The Planet Mercury is the closest planet to the Sun. With virtually no atmosphere, the planet has some really harsh conditions with temperatures rising to 840 degrees Fahrenheit during daytime and fall to hundreds of degrees on the negative scale during night. Mercury has almost no atmosphere that can absorb meteor impacts and hence, its surface is strewn with craters.
- Orbit: 88 Earth Days
- Diameter:3,031 miles (4,878 km)
- Day:6 Earth days
The present name given to the planet Mercury is that of the Roman messenger god. This is due to the fact that it circles the sun faster than the other planets. The planet has been named differently by different civilisations. The Sumerians knew about this planet around 5,000 years ago and they associated it with their god writing, Nabu. Mercury is known as a morning star as well as an evening star. However, Greek astronomers knew that both names referred to the same astronomical body.
Mercury is the smallest of all planets. Physically, it is only slightly bigger than Earth’s moon. Due to the absence of a significant atmosphere, the planet faces some of the worst temperatures in the solar system and also is hit by asteroids and meteors. Around 4 billion years ago, Mercury was struck by an asteroid that was roughly 60 miles. The impact was equal to the explosion of a trillion one megaton bombs. The resulting crater is today known as Caloris Basin. It is believed that a similar impact may have resulted in the odd spin that the planet follows presently.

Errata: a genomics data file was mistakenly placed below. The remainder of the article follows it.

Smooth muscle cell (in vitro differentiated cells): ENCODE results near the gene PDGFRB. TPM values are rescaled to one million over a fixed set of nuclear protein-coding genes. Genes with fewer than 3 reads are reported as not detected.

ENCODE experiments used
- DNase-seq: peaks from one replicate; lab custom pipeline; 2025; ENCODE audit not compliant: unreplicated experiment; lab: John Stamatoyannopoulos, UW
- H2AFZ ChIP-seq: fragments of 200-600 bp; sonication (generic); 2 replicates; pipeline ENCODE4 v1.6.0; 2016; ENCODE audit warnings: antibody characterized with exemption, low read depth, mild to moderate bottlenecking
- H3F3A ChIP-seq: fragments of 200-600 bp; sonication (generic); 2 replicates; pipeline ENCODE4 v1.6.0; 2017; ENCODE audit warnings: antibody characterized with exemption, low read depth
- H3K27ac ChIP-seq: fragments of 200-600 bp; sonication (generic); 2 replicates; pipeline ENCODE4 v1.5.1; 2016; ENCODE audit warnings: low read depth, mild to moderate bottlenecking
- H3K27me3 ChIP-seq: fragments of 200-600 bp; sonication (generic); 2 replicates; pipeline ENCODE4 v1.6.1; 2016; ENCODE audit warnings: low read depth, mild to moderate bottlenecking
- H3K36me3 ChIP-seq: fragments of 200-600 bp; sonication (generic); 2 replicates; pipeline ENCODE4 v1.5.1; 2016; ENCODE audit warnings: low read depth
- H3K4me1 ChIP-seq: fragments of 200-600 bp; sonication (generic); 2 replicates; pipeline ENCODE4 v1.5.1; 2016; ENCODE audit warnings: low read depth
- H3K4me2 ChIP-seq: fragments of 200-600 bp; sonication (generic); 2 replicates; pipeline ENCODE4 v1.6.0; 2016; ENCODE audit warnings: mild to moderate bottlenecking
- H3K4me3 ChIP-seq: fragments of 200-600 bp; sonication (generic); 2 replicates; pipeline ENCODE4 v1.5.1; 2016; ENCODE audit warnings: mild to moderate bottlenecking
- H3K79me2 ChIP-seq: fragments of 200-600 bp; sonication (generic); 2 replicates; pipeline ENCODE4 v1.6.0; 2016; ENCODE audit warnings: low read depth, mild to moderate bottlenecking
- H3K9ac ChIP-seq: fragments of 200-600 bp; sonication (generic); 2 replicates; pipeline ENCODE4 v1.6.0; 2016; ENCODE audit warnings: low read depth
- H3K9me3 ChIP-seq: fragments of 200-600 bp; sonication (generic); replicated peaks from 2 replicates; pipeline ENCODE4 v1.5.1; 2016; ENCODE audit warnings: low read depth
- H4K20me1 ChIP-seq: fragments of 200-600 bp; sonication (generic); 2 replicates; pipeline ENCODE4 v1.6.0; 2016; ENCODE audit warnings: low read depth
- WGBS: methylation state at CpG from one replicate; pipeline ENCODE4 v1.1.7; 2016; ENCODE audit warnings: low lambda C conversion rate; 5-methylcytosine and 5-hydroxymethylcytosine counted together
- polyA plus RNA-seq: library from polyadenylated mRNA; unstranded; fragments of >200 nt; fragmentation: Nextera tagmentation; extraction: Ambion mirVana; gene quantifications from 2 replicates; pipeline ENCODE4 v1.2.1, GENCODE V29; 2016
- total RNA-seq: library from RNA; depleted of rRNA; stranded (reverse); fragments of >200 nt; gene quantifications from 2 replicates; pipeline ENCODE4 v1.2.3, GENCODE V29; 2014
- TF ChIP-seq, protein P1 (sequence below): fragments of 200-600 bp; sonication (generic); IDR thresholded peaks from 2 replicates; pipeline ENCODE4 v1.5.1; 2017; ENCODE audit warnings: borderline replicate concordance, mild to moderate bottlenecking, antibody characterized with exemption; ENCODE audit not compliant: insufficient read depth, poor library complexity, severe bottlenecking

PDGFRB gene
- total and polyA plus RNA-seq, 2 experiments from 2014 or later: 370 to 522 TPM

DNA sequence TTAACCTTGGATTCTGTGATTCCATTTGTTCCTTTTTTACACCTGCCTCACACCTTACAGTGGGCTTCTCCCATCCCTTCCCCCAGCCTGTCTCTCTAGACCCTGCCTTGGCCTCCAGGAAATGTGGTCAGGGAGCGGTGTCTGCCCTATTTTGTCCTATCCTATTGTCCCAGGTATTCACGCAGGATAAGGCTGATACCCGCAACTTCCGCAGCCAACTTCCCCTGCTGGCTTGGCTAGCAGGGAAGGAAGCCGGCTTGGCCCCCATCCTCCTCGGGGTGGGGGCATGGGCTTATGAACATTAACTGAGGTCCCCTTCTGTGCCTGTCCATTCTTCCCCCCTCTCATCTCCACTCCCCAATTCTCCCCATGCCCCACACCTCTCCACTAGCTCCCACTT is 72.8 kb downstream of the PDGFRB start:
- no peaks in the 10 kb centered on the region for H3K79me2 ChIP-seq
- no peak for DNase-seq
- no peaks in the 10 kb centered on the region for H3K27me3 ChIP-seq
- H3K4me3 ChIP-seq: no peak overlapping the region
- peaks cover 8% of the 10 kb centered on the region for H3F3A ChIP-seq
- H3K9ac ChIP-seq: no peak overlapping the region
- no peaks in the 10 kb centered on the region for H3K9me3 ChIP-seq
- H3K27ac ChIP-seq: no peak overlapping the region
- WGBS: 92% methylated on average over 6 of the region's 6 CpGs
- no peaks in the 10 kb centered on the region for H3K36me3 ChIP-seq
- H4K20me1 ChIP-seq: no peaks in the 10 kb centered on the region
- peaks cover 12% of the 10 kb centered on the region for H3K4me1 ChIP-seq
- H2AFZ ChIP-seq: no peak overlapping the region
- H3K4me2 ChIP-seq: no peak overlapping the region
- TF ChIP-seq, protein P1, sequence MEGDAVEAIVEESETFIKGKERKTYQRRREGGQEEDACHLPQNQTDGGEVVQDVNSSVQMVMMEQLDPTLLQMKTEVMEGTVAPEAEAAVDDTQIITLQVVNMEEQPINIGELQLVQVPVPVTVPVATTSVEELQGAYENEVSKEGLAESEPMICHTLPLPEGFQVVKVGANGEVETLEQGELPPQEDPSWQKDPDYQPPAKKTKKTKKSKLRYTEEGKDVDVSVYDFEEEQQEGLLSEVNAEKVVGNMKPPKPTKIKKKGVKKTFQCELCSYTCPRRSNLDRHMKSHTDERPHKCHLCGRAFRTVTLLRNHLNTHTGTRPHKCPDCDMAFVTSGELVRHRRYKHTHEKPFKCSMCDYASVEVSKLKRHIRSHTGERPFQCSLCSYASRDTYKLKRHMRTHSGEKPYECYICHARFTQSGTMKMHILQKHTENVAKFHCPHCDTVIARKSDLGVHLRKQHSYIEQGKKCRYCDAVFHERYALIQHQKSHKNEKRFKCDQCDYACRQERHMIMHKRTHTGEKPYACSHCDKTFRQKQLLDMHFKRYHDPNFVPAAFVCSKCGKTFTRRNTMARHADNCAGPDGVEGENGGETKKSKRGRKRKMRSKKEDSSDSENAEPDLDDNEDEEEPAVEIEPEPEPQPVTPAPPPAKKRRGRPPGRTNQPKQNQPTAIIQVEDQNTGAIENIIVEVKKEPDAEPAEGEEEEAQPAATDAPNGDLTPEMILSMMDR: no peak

Despite being the closest to the sun, water ice has been discovered in craters around its north pole. Certain regions may be permanently shaded from the sun’s heat aiding in the formation of water ice. The southern orbit has also contained ice, but this has not been validated by scientists yet.
The planet Mercury is the second most dense planet after Earth. It is a core of around 2,200 to 2,400 miles in width. The outer shell of the planet is only 300 – 400 miles thick. This fact is a mystery for scientists till date.
It was recently discovered that the planet Mercury possessed a magnetic field. Due to its slow rotation speed (59 Earth days), the planet was not expected to possess one. The presence of such a magnetic field suggests that its core may still be molten, although solar winds may dampen some of the magnetic field emanating from the planet.